Saturday, October 21, 2006

Angkor Wat II

Angkor Wat (main temple):





Bas relief (wall carving) in Angkor Wat.

Angkor Wat is a forest of temples:

Gate to the city of Angkor Thom:

Bayon:



Ta Prohm:


Angkor Wat was stunning, truly an ornate and lavish place of worship. It's a forested-area the size of Manhattan with many Hindu and Buddhist temples strewn throughout, with a main temple the heighth of Notre Dame, and with forest, swamp, man-made reservoirs and quiet roads.

This place is synonymous with the glory of the Khmer empire, roughly the 9th through 12th centuries. Khmer kings built temples to glorify Gods (in earlier times Hindu, in later times Buddhist) and to bring honor to their parents, families and citizenry. True devotional artistry was inspired and created here, and it's palpable.

At this point in time, because of its current administration, Angkor Wat is just a cultural relic, a religious museum, not a place of worship.

Many of the temples possess moats and academicians confirm that the many vast reservoirs have no practical, agricultural purpose (and so likely built for solely religious reasons). Many buddhas and other gods were defaced as the place was looted for many years mostly by foreigners.

The place reminds me a bit of Tikal in Guatemala, except the buildings are much, much more ornate with every square inch embellished and long walls depicting famous religious stories in bas relief. Also Antoni Gaudi came to mind, and I wonder whether he was at all influenced by Angkor Wat for his masterpiece, the still in-progress Sagrada Famalia.

Trust in the moment

We had a little adventure of a couple days...

Three of us came on the same bus from Phnom Penh to Siem Reap, and when we arrived to SR, there was nearly a riot -- of moto and moto-remorque (motorcycle hauling a covered cart for up to 4 people) drivers and hotel touts trying to get our business. The bus let us off into a smallish pen with waist-high railing enclosing the area. The drivers and touts were yelling, pushing and making incursions into the pen, grabbing us forcefully. A security guard was "helping" us by using a long wooden stick like a whip, aiming at people who were particularly pushy, which riled up the crowd even more. We three had already decided to go together and we were slightly panicked because we had never seen anything like this in Southeast Asia (which is relatively relaxed and non-violent). We wished to re-board the bus but knew could not. So, I pointed to the calmest looking driver and we took him.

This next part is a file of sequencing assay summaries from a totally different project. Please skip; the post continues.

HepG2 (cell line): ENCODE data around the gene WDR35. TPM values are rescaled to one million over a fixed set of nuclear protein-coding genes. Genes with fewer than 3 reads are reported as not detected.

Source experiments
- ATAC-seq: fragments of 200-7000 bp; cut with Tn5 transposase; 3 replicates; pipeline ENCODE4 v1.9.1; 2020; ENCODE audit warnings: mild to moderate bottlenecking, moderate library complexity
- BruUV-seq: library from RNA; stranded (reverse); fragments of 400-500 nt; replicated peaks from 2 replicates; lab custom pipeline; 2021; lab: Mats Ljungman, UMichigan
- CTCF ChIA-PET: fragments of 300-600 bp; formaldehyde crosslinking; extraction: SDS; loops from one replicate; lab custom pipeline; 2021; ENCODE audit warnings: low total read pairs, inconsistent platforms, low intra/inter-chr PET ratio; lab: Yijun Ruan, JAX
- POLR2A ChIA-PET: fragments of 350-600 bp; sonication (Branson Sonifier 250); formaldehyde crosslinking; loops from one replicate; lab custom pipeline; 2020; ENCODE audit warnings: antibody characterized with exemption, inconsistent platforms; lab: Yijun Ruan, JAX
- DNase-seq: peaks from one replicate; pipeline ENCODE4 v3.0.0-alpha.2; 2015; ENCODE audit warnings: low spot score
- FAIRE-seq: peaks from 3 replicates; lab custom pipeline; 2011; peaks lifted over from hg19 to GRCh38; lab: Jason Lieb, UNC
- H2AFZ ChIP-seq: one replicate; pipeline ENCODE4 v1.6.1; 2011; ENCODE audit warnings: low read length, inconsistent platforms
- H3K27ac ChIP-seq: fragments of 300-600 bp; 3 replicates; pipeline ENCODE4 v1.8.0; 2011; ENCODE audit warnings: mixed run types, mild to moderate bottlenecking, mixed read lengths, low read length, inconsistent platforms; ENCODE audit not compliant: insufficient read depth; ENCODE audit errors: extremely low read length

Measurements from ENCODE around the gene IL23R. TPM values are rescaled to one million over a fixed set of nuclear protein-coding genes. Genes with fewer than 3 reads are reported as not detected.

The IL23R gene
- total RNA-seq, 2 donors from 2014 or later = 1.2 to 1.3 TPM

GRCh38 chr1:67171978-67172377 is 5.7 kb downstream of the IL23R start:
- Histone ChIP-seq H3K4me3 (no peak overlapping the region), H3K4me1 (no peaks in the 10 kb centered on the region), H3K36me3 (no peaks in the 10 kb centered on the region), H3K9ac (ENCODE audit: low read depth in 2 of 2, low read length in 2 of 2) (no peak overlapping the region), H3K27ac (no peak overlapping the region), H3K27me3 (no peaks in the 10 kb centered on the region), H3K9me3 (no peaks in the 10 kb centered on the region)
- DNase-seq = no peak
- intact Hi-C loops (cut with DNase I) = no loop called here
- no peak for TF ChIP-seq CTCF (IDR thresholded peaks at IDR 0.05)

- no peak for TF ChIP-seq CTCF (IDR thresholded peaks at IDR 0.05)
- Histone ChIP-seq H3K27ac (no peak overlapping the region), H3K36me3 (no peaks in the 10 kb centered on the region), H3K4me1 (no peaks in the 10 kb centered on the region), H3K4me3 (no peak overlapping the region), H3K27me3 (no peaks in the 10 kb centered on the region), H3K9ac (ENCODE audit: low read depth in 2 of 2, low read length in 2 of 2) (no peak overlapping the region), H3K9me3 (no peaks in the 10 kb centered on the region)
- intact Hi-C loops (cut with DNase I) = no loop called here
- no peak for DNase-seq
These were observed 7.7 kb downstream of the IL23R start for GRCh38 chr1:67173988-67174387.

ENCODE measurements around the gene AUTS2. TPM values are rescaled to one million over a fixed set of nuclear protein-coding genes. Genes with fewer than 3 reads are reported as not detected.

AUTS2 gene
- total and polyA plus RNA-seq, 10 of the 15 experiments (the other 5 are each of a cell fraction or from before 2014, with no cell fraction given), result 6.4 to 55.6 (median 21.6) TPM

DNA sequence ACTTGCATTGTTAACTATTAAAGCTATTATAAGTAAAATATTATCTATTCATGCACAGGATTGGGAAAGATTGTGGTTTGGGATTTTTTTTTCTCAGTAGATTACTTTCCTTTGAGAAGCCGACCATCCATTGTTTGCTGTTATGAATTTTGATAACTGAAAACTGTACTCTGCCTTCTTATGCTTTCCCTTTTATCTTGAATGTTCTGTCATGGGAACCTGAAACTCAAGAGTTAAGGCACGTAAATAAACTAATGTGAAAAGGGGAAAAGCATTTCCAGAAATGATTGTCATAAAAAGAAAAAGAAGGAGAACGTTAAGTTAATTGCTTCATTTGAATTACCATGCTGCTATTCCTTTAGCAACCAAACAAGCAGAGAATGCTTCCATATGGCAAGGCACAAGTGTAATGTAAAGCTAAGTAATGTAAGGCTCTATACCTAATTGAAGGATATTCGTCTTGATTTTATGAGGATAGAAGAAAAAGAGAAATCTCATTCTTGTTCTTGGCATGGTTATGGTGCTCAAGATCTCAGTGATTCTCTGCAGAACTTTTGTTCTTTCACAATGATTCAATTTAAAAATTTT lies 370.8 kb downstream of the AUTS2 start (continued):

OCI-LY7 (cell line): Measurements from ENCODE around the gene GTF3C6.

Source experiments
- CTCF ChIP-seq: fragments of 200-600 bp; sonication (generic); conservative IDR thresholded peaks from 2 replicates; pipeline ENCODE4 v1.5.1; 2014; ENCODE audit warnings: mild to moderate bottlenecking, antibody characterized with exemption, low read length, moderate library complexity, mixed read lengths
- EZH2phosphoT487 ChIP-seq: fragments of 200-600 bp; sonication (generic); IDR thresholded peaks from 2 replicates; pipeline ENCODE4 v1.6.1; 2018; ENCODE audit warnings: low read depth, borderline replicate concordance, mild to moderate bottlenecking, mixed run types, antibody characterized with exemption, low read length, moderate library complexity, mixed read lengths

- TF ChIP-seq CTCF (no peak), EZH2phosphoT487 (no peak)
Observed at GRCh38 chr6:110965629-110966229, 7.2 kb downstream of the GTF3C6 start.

His sign read that he would charge literally pennies for the ride, and in conversation he made it clear that it was his aim to get our business to take us to, around and from Angkor Wat (which is slightly out of walking distance from Siem Reap and the place is so vast, as mentioned.)

At the hotel we agreed to go for sunset for a reasonable rate. We parted ways for about an hour then a different driver came to the hotel.

It turned out to be a bait-and-switch. This new driver was trying to charge more and trying to charge 150% of the going rate of the following day. We said no and later I learned that the driver had come back and agreed to the going rate with the guys.

On the day, he did not want to take us anywhere within Angkor Wat, just from the hotel to there and back. He acted like a real jackass, and we didn't want to deal with such negativity and deception, so we paid him for the time he had spent up to that point and we let him go. Of course that meant that we were a pied for the rest of the day (because all the drivers within the grounds of Angkor Wat generally have customers for the day).

This was delightful for us as we enjoyed walking and found the roads to be more quiet and peaceful as were no longer surrounded by the tourist-bus-crowds. We were laughing, joking, talking to people and families. We were learning Cambodian language (seus deey = hello, li hai = goodbye, aw kawn = thank you, onlee one-dahlah = please buy something because I will kept pestering until you do.)

When it came time to go (the place closes promptly at 6pm) we were several kilometers away from the main temple where we knew we could find transportation back to the hotel. And it was thundering loudly at that point and the wind began blowing, it felt like rain was imminent. A few motos passed, trying to charge ridiculous rates but we would have none of it. It looked like we would have a 2-hour walk back in the pitch black dark (there is no night lighting) in the pouring rain.

Once again, I learned that when you are in the right place doing what you are supposed to be doing what you need will come to you. When the place was very empty and our long walk back seemed mandatory, we found a family packing up to go with 2 motos willing to take us back to the main temple for a reasonable rate. The next thing you know we were racing through Angkor Wat at sunset on empty roads with the place almost to ourselves! It was so beautiful and so, so much fun!

So everything was a part of that wonderful day, even bad in the moment changing into something truly memorable.

Urgent, the time is now!

If anyone out there wants to see Angkor Wat with your own eyes, go as soon as possible! Cambodia in general and Siem Reap in particular is going through explosive tourist growth, it's already noticeably more expensive compared with Phnom Penh, and many hotels with $500 per night rooms are going up now which will surely inflate prices and increase the level of hassle.

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